I think that some of the political conversations that we’ve had over the past two decades really center on, here’s what the elders are bringing forward to the younger generations. And it’s our responsibility to actually integrate that information into our work. And we know that our ancestors did so much with so little and they did that because they had robust systems of care and survival. And they also did that because they had access to some of these intergenerational teachings that are being destroyed and lost at this time. So, just sitting and listening to his stories about the ways that addiction, in particular, undermine the political work, were really hard to listen to, especially as we see all of the ways that unhealed trauma is moving through our movements and leading to increased polarization, conflict, burnout, and physical, emotional, and spiritual degeneration. If we don’t pivot now, we’re going to be in exactly the same place. And the urgency to intervene on trauma and state violence and its impact on our people and our movement work, the urgency is very clear in that conversation.

KH: The idea of “collaborative ecosystems of care” comes up repeatedly in the book. Can you talk about what that means and what it can look like?

CP: Yes. Thank you for this question. And this really builds off of what Erica was just speaking to because when healing justice emerged as really a political, spiritual imperative for us in the South, in the early 2000s, when we etched out and mapped the ways liberatory practices of care were deeply embedded in the traditions of Black liberation, the Yellow Power movement, the Chicanx student movement, Latinx movement, so on and so forth. Really looking at global south, southern traditions of care inside of liberatory movements and asking the question, how will we collectively take care of each other inside a heightened moment of trauma? Generational trauma, not only from colonization and slavery, but in the early 2000s, the conditions of an immense backlash that was Islamophobic, that was transphobic, that was xenophobic. All the things we see again now and all the things that are dividing our movements and putting us at the whim of the state.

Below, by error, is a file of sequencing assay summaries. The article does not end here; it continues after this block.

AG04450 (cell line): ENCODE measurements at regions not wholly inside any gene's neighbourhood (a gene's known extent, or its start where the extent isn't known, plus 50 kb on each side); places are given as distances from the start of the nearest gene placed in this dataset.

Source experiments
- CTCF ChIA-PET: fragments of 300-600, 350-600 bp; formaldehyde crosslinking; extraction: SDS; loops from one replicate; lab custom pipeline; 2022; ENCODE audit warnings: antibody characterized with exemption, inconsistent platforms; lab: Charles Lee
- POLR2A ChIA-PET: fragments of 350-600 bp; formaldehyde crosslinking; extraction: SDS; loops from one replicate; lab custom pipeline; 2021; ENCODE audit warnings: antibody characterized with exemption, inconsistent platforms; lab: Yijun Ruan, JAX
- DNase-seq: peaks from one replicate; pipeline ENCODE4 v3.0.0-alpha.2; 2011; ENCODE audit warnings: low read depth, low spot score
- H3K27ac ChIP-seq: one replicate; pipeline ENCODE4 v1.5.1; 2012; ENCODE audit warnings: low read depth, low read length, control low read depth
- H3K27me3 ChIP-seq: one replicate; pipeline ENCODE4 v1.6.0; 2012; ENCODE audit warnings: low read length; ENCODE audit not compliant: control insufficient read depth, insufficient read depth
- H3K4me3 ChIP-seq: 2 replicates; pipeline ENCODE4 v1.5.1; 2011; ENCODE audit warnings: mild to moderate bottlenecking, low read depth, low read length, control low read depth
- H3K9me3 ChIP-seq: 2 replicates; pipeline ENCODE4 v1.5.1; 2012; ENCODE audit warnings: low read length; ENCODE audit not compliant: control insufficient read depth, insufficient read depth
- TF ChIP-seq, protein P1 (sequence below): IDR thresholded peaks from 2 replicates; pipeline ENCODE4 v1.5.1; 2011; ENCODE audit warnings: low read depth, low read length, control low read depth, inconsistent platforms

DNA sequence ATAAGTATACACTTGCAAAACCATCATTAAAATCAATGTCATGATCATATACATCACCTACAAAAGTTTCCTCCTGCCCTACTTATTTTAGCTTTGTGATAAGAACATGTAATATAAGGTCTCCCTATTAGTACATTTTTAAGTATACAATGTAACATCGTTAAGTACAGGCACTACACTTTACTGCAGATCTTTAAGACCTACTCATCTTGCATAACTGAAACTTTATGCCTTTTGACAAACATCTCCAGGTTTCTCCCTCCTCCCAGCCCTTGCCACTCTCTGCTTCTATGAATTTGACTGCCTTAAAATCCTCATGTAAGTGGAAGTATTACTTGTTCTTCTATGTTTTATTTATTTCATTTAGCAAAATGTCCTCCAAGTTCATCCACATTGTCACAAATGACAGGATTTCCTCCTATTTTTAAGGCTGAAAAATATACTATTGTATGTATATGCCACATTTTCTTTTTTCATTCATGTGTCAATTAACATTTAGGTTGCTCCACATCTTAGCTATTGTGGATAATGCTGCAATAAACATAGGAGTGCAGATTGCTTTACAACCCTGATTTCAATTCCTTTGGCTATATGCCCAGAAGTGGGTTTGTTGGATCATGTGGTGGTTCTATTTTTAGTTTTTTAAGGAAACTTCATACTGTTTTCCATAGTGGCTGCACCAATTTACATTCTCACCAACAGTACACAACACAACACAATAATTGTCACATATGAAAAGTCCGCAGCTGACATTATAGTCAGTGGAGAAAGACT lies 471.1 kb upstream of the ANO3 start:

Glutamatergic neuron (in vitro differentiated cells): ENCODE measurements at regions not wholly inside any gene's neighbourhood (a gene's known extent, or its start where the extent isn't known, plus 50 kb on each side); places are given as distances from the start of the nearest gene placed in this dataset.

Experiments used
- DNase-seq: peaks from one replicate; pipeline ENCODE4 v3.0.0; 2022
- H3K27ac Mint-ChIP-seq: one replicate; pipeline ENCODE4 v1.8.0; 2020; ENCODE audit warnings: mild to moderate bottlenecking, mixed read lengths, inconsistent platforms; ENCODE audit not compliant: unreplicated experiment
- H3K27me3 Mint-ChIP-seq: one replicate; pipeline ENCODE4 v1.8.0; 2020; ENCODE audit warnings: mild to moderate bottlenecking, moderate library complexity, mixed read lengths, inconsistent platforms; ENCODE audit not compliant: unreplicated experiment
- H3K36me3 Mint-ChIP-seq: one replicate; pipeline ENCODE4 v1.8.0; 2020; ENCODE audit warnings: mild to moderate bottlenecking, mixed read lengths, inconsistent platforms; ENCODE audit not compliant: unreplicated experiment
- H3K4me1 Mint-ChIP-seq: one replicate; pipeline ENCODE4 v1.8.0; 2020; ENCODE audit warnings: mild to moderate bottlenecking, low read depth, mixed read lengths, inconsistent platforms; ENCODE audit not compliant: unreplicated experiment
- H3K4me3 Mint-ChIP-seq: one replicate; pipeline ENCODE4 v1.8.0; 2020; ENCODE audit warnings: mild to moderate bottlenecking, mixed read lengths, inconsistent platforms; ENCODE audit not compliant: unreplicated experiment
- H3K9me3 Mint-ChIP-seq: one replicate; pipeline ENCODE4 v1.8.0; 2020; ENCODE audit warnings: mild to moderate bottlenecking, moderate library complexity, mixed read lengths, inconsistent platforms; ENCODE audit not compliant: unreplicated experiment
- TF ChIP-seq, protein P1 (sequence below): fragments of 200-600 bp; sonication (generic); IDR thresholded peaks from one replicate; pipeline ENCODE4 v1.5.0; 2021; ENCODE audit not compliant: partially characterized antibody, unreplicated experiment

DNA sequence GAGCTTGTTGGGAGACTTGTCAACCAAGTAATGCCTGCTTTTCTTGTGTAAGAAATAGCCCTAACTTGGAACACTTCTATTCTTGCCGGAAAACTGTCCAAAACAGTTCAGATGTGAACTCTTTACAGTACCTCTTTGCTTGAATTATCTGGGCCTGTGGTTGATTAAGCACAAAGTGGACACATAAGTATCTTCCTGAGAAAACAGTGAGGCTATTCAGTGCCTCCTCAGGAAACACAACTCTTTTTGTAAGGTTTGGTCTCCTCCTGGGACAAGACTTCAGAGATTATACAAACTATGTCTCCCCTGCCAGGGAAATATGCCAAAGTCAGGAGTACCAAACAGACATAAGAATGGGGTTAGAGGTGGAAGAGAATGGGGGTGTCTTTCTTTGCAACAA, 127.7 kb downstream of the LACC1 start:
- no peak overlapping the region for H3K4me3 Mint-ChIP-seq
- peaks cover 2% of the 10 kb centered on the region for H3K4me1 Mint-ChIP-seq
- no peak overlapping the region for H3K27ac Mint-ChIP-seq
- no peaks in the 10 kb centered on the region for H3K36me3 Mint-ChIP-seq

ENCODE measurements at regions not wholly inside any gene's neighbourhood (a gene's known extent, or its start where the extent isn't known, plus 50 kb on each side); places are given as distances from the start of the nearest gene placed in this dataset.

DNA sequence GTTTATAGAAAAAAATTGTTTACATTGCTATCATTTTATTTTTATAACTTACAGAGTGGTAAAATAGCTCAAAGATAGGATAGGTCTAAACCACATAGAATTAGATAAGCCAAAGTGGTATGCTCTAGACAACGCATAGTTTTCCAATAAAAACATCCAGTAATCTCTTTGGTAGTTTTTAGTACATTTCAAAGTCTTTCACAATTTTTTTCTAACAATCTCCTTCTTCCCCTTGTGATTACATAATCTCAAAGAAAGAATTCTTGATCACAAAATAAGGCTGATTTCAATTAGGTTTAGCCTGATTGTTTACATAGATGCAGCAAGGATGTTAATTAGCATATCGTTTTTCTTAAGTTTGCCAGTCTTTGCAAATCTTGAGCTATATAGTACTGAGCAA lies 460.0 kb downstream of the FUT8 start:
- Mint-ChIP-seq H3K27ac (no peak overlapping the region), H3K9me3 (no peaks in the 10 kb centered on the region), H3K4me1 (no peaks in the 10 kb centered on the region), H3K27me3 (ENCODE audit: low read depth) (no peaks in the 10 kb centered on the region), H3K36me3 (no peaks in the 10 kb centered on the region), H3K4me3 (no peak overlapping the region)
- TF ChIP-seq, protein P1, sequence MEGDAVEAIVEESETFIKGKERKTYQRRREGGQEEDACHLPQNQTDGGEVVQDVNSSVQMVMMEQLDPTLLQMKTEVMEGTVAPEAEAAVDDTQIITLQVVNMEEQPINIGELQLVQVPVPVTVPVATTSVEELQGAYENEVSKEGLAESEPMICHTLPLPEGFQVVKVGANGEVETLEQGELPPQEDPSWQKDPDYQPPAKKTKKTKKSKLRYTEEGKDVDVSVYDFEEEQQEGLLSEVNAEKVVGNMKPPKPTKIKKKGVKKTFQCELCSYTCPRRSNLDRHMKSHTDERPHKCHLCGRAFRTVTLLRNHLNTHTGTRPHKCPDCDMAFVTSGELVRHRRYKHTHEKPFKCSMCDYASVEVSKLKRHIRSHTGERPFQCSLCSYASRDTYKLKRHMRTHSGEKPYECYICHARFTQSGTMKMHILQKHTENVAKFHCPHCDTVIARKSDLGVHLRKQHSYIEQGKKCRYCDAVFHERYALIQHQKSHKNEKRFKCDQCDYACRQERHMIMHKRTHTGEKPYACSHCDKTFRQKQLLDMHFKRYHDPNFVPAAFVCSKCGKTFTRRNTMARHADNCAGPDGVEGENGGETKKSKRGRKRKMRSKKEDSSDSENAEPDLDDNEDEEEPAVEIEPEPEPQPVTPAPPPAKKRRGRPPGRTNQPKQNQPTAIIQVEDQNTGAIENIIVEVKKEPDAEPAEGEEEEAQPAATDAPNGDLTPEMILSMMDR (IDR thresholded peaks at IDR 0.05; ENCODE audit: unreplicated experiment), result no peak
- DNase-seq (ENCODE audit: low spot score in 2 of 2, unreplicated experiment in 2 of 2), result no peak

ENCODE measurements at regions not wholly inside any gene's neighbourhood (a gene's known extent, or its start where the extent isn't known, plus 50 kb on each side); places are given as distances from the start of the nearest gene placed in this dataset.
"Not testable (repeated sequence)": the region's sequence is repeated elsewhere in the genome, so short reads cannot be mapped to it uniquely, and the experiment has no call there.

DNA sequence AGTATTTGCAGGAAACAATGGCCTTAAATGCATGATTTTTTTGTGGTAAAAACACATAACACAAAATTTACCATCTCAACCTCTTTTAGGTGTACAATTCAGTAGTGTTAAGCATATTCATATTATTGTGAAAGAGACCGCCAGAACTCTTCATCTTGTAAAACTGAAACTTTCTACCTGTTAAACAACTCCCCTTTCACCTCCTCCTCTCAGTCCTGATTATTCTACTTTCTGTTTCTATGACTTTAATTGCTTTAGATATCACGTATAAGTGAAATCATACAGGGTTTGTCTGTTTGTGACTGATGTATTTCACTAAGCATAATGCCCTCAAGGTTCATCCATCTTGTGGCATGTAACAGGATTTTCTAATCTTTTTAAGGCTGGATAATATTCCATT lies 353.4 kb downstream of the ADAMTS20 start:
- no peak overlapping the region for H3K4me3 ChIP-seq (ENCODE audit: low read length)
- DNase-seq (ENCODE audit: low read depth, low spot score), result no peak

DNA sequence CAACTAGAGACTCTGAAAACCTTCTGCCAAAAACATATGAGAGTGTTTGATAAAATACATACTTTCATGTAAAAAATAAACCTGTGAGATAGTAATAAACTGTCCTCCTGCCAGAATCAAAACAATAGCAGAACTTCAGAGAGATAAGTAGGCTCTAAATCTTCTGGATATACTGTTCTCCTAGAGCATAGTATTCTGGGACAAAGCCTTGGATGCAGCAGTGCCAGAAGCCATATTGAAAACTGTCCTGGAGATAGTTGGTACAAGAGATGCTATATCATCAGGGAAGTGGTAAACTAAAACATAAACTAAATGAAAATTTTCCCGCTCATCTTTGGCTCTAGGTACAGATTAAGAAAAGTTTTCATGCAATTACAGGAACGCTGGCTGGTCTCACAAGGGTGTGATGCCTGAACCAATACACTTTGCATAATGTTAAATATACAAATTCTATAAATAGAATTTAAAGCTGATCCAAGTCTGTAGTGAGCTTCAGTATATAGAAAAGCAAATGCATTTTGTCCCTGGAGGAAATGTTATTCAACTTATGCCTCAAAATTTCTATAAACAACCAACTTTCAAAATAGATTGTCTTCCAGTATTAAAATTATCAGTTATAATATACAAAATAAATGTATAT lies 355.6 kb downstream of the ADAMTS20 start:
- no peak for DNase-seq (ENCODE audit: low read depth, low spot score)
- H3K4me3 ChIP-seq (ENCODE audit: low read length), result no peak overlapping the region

There was a similar height moment in the early 2000s of war and attempted genocide. So here we go again, seeing another cycle and still deeply rooted in relationships. We are seeing base, over time communities that have been in relationship to each other, building what we’re calling “ecosystems” or sites of practice, sites of transformation, where at the crossroads of understanding my liberation is connected to your liberation. My safety, my care is connected to your care and safety. Here we are in community, in movement building. How do we actually pull in collective care as integral to a safety strategy, as integral to a care strategy? And how do we name an ecosystem that moves in formation that says, “How will we actually build traditions that actually move over this false notion of divide between allopathic Western-based practitioners and energy, earth, body-based practitioners?” How will we ask the question, “How can practitioners of healer health care strategies actually build an ecosystem of care that’s deeply rooted in abolition, deeply rooted in building power that will dismantle and confront the oppression of structural racism, ableism, transphobia in our healthcare systems?”

And so that ecosystem to us is very much about collective relationships that evolve into building action and care strategies. And one example is the Shut Down Irwin campaign in southern Georgia, all these southern organizations building an anti-detention center, anti-prison abolitionist movement, particular to the South because of the heightened mass incarceration going on of Black and brown people in the southern part of this country. Of course nationally, but also a very Southern corporatization of prison expansion. This campaign was brought to the forefront when a Black nurse, Dawn Wooten, stepped out and said, “I’m going to blow the whistle on the Irwin County Detention Center that has been medically harming, abusing my patients.” Including all these survivors of sterilization abuse, forced sterilization abuse, which we know is going on in detention centers and prisons all over the world. But she had the guts to step up, name it and say it as a Black woman nurse living in the South, living in her community saying, “I will not be complicit with this.”